Then one week while attempting to reach the birthmother I got the birthfather on the phone instead. I asked how she and the baby were doing; I asked how his new job outlooks were doing and chatted with him. He was very friendly, and I will never forget how he even called me “hon” and told me that everything was just great. The next day we got a call from our lawyer. He had been contacted by the doctor in Phoenix that was taking care of the birthmother. She felt morally obligated to tell him that the birthmother didn’t only sign medical releases to us but also to another five other couples around the country. I felt like the Hulk had just punched me in the stomach. We immediately withdrew funds from the birth parents but as there is no law to protect prospective adoptive parents, we had basically lost all that time and money to this con-artist couple. I notified the authorities both in Phoenix and in Houston, but nobody reacted to my numerous calls, nor did anything happen. It was basically all our loss. Our lawyer in LA kept telling us that “these things happen” and there are “no guarantees” and we were told this from the beginning. Never did he admit to any fault by his office in not being thorough and pushing us towards a situation that they themselves weren’t sure about. They just wanted to make sure all expenses were covered. So we stepped back, decided to cancel our contract with the lawyer, even though we would not get much money back, and take a break from all of this.
It was a sad time. We felt really taken advantage of. Our hearts were aching, and we had no plan. We decided not to pursue any other adoption avenue until the beginning of the next year. We wanted to give ourselves a break and enjoy life a little. We needed to charge our batteries and bank accounts. Several months later in October, I received a call from one of my best friends. She told me that a friend of a friend had a friend that was working with a pregnant teenager and that I really should talk to this friend of her friend about this teenager. I was completely confused and also turned off. What could possibly come out of this friend-relay service? But my long-time best friend is very pushy and convincing so I gave in and called her friend’s friend, Stephanie.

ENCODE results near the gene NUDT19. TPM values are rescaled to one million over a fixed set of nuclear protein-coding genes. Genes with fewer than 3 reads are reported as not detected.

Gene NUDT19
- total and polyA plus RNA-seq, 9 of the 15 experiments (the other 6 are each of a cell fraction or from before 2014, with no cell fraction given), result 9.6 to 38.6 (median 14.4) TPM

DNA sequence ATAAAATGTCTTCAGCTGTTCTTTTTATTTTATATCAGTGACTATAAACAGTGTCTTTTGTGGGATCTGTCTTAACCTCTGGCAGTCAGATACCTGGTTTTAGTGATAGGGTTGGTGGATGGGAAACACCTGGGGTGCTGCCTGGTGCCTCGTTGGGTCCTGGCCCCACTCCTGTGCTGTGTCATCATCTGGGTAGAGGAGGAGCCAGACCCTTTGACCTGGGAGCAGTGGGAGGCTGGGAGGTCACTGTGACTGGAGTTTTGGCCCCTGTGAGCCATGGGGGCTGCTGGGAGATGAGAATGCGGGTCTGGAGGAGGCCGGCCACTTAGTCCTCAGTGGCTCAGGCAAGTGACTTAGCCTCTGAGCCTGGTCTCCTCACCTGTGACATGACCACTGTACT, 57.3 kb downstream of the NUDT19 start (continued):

Stephanie introduced herself as being herself a mother of an adopted child. She also told me that she remembers how there was absolutely no help out there for her when she went through the process and how lonely and desperate she had felt at times. She decided then that when the time came, she would pay her adoption success forward and help a lost soul in need. I liked Stephanie very much; we connected on a level that only two people with similar experiences can connect on. I agreed to send her our picture album that the previous birthmother had tossed aside. Stephanie gave the album to her friend that worked with the pregnant teenager. A week or so later I received an email from Tiffany, the pregnant teenager. She loved our book, our dogs, and our house. She knew from the moment that she found out that she was pregnant that she would place her child for adoption because she wasn’t ready to raise a child herself and she was a Christian girl. It all sounded too good to be true, so I didn’t let myself believe any of it. I corresponded with Tiffany via email for several months and then we decided that it was time to meet her and her parents.